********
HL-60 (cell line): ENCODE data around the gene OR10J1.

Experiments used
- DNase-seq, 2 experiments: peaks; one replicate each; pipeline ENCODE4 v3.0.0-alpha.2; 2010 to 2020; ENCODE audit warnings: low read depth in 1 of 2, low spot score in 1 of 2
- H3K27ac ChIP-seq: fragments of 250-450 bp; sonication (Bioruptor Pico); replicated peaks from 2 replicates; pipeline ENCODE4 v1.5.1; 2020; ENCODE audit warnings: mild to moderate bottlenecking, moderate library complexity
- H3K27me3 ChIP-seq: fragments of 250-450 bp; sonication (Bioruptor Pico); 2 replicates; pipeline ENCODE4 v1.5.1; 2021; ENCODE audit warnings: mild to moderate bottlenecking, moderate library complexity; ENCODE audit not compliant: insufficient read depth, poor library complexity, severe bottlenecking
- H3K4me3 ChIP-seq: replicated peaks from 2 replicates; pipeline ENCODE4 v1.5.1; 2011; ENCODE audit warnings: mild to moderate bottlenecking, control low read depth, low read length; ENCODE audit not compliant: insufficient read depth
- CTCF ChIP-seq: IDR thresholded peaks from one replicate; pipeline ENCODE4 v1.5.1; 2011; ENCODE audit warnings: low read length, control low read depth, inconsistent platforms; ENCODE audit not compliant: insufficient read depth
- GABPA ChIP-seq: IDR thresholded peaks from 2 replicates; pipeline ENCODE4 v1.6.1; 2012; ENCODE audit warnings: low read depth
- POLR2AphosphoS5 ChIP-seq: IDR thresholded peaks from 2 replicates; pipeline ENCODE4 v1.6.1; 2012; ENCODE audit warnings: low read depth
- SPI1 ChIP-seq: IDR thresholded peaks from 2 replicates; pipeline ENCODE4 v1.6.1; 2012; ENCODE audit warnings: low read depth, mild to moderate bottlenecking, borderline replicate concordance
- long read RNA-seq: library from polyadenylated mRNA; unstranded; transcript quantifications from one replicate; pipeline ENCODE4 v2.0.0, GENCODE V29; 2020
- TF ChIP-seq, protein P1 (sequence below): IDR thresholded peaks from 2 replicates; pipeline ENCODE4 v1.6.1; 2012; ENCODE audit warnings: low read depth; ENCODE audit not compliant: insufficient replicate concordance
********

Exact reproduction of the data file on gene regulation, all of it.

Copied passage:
HL-60 (cell line): ENCODE data around the gene OR10J1.

Experiments used
- DNase-seq, 2 experiments: peaks; one replicate each; pipeline ENCODE4 v3.0.0-alpha.2; 2010 to 2020; ENCODE audit warnings: low read depth in 1 of 2, low spot score in 1 of 2
- H3K27ac ChIP-seq: fragments of 250-450 bp; sonication (Bioruptor Pico); replicated peaks from 2 replicates; pipeline ENCODE4 v1.5.1; 2020; ENCODE audit warnings: mild to moderate bottlenecking, moderate library complexity
- H3K27me3 ChIP-seq: fragments of 250-450 bp; sonication (Bioruptor Pico); 2 replicates; pipeline ENCODE4 v1.5.1; 2021; ENCODE audit warnings: mild to moderate bottlenecking, moderate library complexity; ENCODE audit not compliant: insufficient read depth, poor library complexity, severe bottlenecking
- H3K4me3 ChIP-seq: replicated peaks from 2 replicates; pipeline ENCODE4 v1.5.1; 2011; ENCODE audit warnings: mild to moderate bottlenecking, control low read depth, low read length; ENCODE audit not compliant: insufficient read depth
- CTCF ChIP-seq: IDR thresholded peaks from one replicate; pipeline ENCODE4 v1.5.1; 2011; ENCODE audit warnings: low read length, control low read depth, inconsistent platforms; ENCODE audit not compliant: insufficient read depth
- GABPA ChIP-seq: IDR thresholded peaks from 2 replicates; pipeline ENCODE4 v1.6.1; 2012; ENCODE audit warnings: low read depth
- POLR2AphosphoS5 ChIP-seq: IDR thresholded peaks from 2 replicates; pipeline ENCODE4 v1.6.1; 2012; ENCODE audit warnings: low read depth
- SPI1 ChIP-seq: IDR thresholded peaks from 2 replicates; pipeline ENCODE4 v1.6.1; 2012; ENCODE audit warnings: low read depth, mild to moderate bottlenecking, borderline replicate concordance
- long read RNA-seq: library from polyadenylated mRNA; unstranded; transcript quantifications from one replicate; pipeline ENCODE4 v2.0.0, GENCODE V29; 2020
- TF ChIP-seq, protein P1 (sequence below): IDR thresholded peaks from 2 replicates; pipeline ENCODE4 v1.6.1; 2012; ENCODE audit warnings: low read depth; ENCODE audit not compliant: insufficient replicate concordance